If you stay in traditional accounts and are no longer resident, I believe the flat 30% tax rate would apply at the time you withdraw it, which may be higher than what you saved when you took the deduction at contribution. So I believe converting before you leave is a very important consideration.
celtosaxon is offline   Reply With Quote
Old 31-07-2019, 12:01 PM   #1354
Supremacy Member
 
Join Date: Jun 2010
Posts: 9,686
BBC, correct me if Iím wrong, but one potential tax planning opportunity for a temporary US tax resident is to contribute to traditional tax deductible accounts first (enjoy the tax benefit), and on the year you go back if you only work in the US for a partial year (lower US source income) you might be able to do a conversion to Roth at a more favorable tax rate. Once in a Roth, it can be withdrawn in full 5 years after conversion free of penalty or taxes.
That could work, but it's usually not the smart play if you're willing and able to max out annual contribution limits. If you're hitting the annual contribution limits then the Roth variant works out better because it effectively allows you to stuff more money into the account.

If you cannot afford to hit the annual contribution limits, sure, take a look at the approach you describe.

If you stay in traditional accounts and are no longer resident, I believe the flat 30% tax rate would apply at the time you withdraw it, which may be higher than what you saved when you took the deduction at contribution. So I believe converting before you leave is a very important consideration.
Yes, I agree. You probably don't want to stay in the Traditional variant even if that's what you choose initially.

Some employers don't offer Roth 401(k)s, so the decision is made for you. But you can then convert a Traditional 401(k) to a Roth IRA in a "favorable" tax year and upon separation, as you point out.
BBCWatcher is offline   Reply With Quote
Old 31-07-2019, 06:04 PM   #1355
Member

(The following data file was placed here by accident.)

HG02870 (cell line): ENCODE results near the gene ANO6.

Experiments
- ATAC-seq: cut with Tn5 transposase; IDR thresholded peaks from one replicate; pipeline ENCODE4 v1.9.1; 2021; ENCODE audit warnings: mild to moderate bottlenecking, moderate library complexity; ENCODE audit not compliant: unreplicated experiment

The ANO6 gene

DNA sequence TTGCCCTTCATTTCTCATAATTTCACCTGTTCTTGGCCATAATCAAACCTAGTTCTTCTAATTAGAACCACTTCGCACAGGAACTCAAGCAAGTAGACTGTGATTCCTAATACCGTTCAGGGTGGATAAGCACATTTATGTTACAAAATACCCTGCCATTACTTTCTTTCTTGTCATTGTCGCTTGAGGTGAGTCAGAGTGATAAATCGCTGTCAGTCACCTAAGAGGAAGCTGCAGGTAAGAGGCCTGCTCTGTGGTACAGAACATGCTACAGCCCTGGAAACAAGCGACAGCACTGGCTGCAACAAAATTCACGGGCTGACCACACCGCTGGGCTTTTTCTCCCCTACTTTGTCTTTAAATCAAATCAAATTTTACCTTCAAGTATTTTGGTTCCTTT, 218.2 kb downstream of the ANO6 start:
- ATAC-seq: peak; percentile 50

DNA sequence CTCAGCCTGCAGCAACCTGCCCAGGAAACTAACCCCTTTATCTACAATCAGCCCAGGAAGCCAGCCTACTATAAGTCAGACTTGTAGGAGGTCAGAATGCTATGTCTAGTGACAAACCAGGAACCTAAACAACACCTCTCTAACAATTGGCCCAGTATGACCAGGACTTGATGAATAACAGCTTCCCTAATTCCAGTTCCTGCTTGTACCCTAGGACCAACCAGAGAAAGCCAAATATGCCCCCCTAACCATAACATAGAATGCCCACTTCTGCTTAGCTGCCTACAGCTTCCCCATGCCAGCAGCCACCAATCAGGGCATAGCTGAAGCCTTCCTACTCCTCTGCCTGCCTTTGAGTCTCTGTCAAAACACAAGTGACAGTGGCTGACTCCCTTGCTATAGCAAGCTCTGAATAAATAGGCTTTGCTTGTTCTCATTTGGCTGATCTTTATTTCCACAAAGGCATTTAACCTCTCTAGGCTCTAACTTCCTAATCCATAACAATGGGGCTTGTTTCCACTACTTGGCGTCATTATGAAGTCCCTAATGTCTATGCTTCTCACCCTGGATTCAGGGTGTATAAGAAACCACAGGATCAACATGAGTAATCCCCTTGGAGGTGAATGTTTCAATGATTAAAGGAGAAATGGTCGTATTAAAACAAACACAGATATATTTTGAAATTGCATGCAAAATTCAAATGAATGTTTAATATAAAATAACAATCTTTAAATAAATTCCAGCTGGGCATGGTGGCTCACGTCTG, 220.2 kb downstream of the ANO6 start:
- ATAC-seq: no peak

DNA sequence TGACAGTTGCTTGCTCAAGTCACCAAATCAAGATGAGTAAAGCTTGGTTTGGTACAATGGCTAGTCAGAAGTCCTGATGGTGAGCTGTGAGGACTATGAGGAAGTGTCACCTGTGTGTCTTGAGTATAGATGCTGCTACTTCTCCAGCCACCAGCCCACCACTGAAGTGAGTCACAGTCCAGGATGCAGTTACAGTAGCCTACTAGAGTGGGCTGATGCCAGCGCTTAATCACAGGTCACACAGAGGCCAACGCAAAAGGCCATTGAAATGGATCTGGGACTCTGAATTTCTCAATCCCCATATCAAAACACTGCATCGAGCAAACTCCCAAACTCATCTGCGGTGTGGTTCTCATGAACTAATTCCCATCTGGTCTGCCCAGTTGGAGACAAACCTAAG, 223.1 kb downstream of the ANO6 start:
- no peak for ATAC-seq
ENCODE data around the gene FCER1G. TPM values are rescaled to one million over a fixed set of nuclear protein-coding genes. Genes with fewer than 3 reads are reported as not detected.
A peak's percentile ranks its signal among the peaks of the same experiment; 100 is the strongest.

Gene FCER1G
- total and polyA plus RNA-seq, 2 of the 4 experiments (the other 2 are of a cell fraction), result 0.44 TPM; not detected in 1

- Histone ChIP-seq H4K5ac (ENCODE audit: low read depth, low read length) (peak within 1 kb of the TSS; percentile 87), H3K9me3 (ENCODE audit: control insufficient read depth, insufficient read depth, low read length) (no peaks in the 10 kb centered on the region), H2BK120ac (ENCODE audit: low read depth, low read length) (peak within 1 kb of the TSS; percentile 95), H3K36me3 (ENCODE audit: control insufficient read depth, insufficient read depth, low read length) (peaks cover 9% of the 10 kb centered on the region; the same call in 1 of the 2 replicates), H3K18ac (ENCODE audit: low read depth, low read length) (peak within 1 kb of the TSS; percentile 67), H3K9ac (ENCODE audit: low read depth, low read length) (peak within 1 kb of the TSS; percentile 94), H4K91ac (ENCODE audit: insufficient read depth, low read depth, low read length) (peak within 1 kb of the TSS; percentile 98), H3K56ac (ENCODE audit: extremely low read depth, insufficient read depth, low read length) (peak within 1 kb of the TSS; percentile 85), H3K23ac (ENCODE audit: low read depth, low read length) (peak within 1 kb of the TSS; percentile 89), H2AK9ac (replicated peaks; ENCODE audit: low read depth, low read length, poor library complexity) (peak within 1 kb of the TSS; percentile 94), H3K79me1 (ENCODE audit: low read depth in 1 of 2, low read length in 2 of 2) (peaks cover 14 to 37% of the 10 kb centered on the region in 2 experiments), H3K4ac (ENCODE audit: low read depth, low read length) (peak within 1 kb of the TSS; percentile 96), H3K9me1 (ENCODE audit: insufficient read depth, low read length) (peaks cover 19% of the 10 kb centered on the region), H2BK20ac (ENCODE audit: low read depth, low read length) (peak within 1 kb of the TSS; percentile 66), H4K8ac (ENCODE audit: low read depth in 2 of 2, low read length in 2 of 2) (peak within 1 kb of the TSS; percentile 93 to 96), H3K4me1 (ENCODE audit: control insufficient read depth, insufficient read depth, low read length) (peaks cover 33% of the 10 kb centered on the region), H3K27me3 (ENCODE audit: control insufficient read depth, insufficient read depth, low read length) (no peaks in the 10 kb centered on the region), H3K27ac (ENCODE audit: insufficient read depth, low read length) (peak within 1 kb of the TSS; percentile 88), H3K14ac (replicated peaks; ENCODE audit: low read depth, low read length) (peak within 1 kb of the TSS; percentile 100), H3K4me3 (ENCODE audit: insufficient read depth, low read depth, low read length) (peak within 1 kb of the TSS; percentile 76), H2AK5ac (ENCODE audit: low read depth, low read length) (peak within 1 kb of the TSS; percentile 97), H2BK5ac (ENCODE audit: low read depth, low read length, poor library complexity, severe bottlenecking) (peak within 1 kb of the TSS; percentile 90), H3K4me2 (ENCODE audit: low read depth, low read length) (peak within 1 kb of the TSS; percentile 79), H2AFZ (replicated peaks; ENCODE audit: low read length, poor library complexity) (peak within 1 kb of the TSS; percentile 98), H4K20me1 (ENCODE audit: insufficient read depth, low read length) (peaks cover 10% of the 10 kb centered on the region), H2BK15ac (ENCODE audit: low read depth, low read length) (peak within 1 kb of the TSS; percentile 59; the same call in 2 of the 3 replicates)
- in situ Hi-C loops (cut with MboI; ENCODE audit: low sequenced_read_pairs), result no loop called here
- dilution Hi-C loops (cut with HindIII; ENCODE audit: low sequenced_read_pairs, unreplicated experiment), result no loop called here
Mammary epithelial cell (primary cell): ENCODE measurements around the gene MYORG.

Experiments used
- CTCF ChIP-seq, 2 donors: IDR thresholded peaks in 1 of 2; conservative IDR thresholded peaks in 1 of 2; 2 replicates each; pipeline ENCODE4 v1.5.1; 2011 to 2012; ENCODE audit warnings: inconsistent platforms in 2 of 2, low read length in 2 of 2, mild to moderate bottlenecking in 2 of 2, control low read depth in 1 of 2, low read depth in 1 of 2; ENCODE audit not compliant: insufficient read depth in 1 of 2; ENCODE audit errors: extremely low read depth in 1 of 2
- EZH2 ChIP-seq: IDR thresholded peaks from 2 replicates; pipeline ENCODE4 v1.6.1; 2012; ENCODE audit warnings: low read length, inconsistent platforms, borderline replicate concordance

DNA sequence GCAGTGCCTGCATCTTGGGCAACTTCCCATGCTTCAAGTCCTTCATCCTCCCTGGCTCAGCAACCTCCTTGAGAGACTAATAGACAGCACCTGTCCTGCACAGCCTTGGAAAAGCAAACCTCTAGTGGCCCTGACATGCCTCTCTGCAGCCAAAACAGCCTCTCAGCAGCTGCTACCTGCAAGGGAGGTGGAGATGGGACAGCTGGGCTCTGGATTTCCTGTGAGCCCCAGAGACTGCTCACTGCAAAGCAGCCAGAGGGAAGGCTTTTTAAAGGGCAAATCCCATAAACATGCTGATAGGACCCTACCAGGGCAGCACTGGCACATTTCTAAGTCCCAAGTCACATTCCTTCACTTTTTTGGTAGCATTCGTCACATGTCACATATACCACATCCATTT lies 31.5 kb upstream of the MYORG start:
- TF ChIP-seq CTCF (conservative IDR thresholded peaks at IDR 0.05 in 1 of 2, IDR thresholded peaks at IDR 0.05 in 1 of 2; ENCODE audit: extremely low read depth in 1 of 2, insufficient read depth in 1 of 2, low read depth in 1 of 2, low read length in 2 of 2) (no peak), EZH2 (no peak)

Join Date: Nov 2014
Posts: 166
IJust bear in mind that you still want your Retirement Account to be fully funded on your 55th birthday, and preferably not predominantly or fully from your Special Account. Cash works when the time comes, of course.
HI BBC,

why "preferably not predominantly or fully from your Special Account"? I thought that would not make any difference?

Thank you!
EagleToThesSky is offline   Reply With Quote
Old 31-07-2019, 06:16 PM   #1356
Member
 
Join Date: Nov 2014
Posts: 166
Hang on a minute.... As literally written the tax rules seem to suggest you can do what you describe and qualify for tax relief. However, the tax relief isnít worth as much as the 4%/year interest, in my view. So I think what you might want to do is to leave a $7,000 gap below the FRS with your shields in place, then make your cash top up of $7,000 for tax relief, then lower your shields. I wouldnít stay in the CPF Investment Scheme for 10+ years on the SA side, although you might consider staying invested over on the OA side.

Interesting idea ó worth trying once at age 55, I think. It just might work since for some strange reason the published tax rules donít exclude CPFIS(SA) dollars from RA top ups. Note that you cannot get tax relief for topping up your own SA in the same tax year. Iím assuming your SA is already at or above the FRS just before your 55th birthday, and then youíre trying to collect $7,000 of tax relief via a RA top up (only) for the year when you turn 55.
This shielding is interesting and useful if it works, assuming the shield is very short-term (could be less than a week), just for the shielding purpose.
- You got to keep a lot of balance in your OA and SA, which you can withdraw anytime after 55 (is the age correct?) and at the same time enjoy a very decent interest rate. Like you said before, it is a high-interest savings account
- for someone with enough cash, they can still top up to ERS and enjoy the CPF life to the extend possible
- for someone with high income after 55, they can maximize the tax relief

Hope this still works by the time I reach 55.
EagleToThesSky is offline   Reply With Quote
Old 31-07-2019, 06:46 PM   #1357
Junior Member
 
Join Date: Jul 2019
Posts: 12
BBC, correct me if Iím wrong, but one potential tax planning opportunity for a temporary US tax resident is to contribute to traditional tax deductible accounts first (enjoy the tax benefit), and on the year you go back if you only work in the US for a partial year (lower US source income) you might be able to do a conversion to Roth at a more favorable tax rate. Once in a Roth, it can be withdrawn in full 5 years after conversion free of penalty or taxes.

If you stay in traditional accounts and are no longer resident, I believe the flat 30% tax rate would apply at the time you withdraw it, which may be higher than what you saved when you took the deduction at contribution. So I believe converting before you leave is a very important consideration.